Crocker did not testify at the adjudication hearing, and the police officer testifying concerning her report did not provide her address.

According to Deputy Barnett, on May 9, 2007, two suspects were discovered hiding in weeds on the south end of the subdivision. Detective Young testified that these suspects were E.R. and R.K.

The record indicates E.R. and R.K. were also juvenile offenders. Accordingly, we also reference them by their Initials.

West Baton Rouge Parish Sheriff's Deputy Leonard Tobias testified he routinely walked on a daily basis between 3:30 a.m. and 4:00 a.m. According to Deputy Tobias, on May 9, 2007, when he was approximately two blocks from the scene of the burglaries, D.F., E.R., and R.K., "came up out of the ditch[.]" Deputy Tobias identified D.F. in court as one of the people he saw in the ditch.

After being given information on their location from Deputy Tobias, Addis Police Department Sergeant Blake Patterson chased E.R. and R.K. and apprehended them with the help of another police officer. E.R. and R.K. were sweaty and muddy. While returning to Addis, Sergeant Patterson responded to J.W. Food Mart, where other police officers had located D.F. Sergeant Patterson did not interview D.F., but observed that D.F. was also sweaty and muddy.

According to the testimony of Detective Young, D.F. was advised of his Miranda rights, indicated he understood those rights, and after consulting with his aunt, admitted "going in the subdivision with [E.R. and R.K.]"

Miranda v. Arizona, 384 U.S. 436, 86 S.Ct. 1602, 161.Ed.2d 694(1966).

On May 10, 2007, Jeff Kershaw of Holly-wood Court, Port Allen, reported that his wallet, containing his identification, his credit cards, and approximately $50, was missing from his vehicle. The identification was subsequently found on the ground.

SUFFICIENCY OF THE EVIDENCE

In assignment of error number 2, the child argues David LeBlanc never testified that he saw anyone take the Black-berry from his vehicle and no other victim gave evidence sufficient to support an adjudication for the burglary of LeBlanc's vehicle.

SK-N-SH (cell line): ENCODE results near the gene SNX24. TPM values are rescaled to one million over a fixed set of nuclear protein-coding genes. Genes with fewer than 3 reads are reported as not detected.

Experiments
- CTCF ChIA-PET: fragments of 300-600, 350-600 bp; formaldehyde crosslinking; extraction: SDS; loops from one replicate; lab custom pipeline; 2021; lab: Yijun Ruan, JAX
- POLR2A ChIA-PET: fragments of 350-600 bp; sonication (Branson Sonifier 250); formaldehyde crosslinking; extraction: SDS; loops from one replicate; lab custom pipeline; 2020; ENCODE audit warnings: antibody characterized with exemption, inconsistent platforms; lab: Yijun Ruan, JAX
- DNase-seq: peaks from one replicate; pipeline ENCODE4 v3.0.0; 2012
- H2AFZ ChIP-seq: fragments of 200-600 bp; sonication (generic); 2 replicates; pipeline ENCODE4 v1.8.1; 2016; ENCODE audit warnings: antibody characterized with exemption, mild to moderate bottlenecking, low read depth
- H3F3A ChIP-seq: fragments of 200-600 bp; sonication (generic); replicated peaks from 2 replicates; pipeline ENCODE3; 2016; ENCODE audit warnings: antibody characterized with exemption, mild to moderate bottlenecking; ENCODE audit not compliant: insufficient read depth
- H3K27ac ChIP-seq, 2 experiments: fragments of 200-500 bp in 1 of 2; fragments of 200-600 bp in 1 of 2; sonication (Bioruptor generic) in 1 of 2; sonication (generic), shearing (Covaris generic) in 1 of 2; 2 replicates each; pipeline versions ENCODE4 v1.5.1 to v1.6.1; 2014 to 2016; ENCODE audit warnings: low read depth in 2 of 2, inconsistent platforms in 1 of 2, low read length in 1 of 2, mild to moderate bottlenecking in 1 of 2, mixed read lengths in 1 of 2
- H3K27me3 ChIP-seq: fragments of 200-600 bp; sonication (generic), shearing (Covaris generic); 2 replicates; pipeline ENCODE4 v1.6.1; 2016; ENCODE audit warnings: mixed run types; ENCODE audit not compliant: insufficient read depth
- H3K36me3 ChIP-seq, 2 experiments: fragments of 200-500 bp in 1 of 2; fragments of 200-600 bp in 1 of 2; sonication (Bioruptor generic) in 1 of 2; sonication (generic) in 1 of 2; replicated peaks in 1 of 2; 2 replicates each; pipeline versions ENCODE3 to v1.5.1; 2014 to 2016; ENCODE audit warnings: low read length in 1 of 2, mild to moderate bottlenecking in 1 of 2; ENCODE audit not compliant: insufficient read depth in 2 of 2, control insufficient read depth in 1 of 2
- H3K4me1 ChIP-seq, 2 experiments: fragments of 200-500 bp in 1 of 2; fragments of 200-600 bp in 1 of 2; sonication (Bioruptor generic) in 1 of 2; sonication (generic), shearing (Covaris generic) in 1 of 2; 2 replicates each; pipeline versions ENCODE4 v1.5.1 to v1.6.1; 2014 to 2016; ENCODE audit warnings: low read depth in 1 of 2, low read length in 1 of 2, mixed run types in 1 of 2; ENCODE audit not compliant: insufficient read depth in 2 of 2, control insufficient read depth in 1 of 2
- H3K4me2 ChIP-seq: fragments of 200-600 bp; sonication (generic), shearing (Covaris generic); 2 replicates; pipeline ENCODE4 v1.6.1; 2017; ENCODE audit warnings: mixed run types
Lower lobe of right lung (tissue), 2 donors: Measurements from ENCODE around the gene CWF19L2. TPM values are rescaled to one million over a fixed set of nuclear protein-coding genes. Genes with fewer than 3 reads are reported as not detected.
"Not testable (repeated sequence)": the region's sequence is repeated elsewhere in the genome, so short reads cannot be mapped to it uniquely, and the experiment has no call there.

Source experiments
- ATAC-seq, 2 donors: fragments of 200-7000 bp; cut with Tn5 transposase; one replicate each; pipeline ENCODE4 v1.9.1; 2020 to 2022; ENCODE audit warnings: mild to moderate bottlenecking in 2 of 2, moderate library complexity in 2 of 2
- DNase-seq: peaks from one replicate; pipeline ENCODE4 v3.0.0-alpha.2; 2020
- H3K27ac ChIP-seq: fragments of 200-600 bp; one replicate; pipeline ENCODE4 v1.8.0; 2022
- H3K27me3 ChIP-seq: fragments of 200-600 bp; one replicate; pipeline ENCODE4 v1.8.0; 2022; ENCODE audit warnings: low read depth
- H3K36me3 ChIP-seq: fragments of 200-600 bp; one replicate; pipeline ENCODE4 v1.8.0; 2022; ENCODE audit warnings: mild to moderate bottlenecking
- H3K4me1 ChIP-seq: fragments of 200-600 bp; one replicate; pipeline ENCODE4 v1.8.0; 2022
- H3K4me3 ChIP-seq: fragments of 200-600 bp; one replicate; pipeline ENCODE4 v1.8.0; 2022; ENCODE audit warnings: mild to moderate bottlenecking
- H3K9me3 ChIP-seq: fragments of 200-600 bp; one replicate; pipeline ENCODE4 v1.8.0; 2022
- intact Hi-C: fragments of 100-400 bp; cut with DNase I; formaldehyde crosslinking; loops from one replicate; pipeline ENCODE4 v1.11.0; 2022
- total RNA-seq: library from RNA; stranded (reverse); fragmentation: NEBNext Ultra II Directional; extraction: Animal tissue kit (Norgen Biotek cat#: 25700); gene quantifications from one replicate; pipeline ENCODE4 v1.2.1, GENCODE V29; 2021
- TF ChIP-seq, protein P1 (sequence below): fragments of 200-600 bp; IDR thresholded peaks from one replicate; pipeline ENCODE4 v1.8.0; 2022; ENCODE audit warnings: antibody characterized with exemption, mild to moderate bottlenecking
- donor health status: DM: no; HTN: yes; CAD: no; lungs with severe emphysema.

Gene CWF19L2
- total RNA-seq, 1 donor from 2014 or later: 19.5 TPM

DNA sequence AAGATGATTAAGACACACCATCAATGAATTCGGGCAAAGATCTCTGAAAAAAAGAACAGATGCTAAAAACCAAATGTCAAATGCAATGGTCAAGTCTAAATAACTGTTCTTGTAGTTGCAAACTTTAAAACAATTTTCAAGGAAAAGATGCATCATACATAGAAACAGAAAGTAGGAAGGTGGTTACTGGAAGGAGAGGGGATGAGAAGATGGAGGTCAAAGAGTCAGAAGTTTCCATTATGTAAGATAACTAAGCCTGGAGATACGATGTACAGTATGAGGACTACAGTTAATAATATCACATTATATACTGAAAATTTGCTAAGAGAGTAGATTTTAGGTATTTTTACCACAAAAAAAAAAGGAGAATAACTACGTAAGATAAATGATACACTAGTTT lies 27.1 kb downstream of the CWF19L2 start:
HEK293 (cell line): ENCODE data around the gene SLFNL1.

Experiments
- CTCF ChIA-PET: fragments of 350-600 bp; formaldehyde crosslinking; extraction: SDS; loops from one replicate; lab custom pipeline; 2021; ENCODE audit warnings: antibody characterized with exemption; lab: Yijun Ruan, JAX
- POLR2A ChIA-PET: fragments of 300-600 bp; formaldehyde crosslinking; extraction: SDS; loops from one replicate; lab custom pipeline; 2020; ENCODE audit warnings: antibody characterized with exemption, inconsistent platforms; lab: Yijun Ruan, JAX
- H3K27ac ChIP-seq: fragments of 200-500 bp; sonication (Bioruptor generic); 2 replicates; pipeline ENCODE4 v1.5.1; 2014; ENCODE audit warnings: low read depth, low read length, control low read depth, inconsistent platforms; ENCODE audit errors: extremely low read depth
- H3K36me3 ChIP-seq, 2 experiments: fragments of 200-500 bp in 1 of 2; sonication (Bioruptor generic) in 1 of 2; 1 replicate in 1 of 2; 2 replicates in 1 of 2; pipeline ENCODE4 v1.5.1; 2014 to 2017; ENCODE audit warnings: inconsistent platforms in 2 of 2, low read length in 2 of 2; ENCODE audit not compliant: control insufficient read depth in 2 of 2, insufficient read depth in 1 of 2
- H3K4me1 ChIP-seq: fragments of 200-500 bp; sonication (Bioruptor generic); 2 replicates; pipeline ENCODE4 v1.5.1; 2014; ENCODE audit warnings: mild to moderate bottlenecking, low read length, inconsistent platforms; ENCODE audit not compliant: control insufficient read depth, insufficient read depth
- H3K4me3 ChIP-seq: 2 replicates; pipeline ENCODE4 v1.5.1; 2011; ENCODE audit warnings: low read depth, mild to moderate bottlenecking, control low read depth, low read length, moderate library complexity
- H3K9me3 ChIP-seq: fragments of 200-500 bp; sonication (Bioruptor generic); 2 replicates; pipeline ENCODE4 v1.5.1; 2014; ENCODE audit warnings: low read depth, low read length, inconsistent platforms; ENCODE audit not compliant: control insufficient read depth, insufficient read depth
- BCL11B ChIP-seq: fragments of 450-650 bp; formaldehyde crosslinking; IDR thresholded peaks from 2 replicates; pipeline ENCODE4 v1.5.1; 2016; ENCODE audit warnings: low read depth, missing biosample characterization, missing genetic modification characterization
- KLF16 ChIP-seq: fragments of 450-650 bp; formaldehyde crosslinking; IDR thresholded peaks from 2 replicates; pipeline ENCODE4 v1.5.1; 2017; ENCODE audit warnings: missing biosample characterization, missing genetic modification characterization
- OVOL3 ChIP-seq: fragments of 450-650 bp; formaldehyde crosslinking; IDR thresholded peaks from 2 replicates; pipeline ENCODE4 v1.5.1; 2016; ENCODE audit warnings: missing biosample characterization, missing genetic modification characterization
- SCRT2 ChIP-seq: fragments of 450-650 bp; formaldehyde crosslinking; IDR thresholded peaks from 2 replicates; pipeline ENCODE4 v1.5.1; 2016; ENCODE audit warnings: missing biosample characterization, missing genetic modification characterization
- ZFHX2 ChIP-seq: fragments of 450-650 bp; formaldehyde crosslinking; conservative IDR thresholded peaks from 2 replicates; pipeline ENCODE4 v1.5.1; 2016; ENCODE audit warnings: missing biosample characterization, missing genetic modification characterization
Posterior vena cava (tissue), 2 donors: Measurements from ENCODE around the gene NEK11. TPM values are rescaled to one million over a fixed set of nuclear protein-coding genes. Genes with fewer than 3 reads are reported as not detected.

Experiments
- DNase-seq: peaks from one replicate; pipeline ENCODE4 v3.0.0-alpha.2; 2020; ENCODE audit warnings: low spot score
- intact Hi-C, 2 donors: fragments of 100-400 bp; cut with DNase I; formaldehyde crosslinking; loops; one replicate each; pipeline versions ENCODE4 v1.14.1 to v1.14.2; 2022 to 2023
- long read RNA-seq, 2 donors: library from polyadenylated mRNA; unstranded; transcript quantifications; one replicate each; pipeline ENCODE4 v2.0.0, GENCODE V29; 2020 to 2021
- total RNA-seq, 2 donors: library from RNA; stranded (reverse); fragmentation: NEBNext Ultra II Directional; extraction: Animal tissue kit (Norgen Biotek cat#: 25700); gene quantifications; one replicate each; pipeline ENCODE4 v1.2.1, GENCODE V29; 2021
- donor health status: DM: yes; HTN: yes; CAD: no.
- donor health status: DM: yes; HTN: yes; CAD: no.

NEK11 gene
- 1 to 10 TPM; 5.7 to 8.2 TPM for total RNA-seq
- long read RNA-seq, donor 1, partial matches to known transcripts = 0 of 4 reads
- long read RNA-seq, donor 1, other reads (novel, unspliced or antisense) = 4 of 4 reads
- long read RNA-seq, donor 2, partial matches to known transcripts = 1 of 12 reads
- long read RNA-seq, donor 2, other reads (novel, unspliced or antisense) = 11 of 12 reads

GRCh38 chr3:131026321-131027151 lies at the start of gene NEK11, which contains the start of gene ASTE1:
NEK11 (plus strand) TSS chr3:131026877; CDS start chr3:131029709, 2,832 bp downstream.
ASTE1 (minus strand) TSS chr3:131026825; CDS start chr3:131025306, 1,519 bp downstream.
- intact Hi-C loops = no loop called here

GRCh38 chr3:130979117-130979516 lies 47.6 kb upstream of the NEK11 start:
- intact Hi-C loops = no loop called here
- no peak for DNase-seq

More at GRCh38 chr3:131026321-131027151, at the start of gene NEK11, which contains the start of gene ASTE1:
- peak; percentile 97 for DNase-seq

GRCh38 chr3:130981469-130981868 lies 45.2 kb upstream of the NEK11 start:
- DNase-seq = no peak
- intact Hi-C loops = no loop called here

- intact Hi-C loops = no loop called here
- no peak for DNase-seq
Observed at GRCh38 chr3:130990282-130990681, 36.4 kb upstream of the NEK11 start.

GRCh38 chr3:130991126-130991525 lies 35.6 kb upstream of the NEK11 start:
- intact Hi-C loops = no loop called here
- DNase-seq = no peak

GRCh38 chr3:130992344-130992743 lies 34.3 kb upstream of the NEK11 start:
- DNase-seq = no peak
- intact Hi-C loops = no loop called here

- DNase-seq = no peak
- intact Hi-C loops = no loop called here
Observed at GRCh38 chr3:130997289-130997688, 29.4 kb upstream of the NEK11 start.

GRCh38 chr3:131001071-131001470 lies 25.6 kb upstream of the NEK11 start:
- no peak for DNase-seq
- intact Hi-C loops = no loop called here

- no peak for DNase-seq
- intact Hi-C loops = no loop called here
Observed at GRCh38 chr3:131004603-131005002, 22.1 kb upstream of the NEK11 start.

When the state charges a child with a delinquent act, it has the burden of proving each element of the offense beyond a reasonable doubt. LSA-Ch.C. art. 883. On appeal, the applicable standard of review is whether or not, after viewing the evidence in the light most favorable to the prosecution, any rational trier of fact could have found the essential elements of the offense beyond a reasonable doubt. This standard of review applies to juvenile proceedings in which a child is adjudicated a delinquent. State in the Interest of J.S., 00-2514 (La.App. 1st Cir. 2/16/01), 808 So.2d 459, 461. However, in juvenile proceedings, the scope of review of this court extends to both law and facts. LSA-Const. art. V, § 10(B).

The Jackson v. Virginia, 443 U.S. 307, 99 S.Ct. 2781, 61 L.Ed.2d 560 (1979), standard of review incorporated in LSA-C.Cr.P. art. 821 is an objective standard for testing the overall evidence, both direct and circumstantial, for reasonable doubt. When analyzing circumstantial evidence, LSA-R.S. 15:438 provides that, assuming every fact to be proved that the evidence tends to prove, in order to convict, it must exclude every reasonable hypothesis of innocence.

Pursuant to LSA-Ch.C. art. 104, "[w]here procedures are not provided in this Code, or otherwise by law, the court shall proceed in accordance with . . . [t]he Code of Criminal Procedure in a delinquency proceeding. . . . "

Simple burglary is the unauthorized entering of any vehicle with the intent to commit a felony or any theft therein, other than as set forth in LSA-R.S. 14:60 (aggravated burglary). LSA-R.S. 14:62(A). All persons concerned in the commission of a crime, whether present or absent, and whether they directly commit the act constituting the offense, aid and abet in its commission, or directly or indirectly counsel or procure another to commit the crime, are principals. LSA-R.S. 14:24. However, a defendant's mere presence at the scene is not enough to "concern" him in the crime. Only those persons who knowingly participate in the planning or execution of a crime may be said to be "concerned" in its commission, thus making them liable as principals. A principal may be connected only to those crimes for which he has the requisite mental state. State v. Neal, 00-0674 (La. 6/29/01), 796 So.2d 649, 659, cert. denied, 535 U.S. 940, 122 S.Ct. 1323, 152 L.Ed.2d 231 (2002). Once the crime itself has been established, a confession alone may be used to identify the accused as the perpetrator. State v. Carter, 521 So.2d 553, 555 (La.App. 1st Cir. 1988).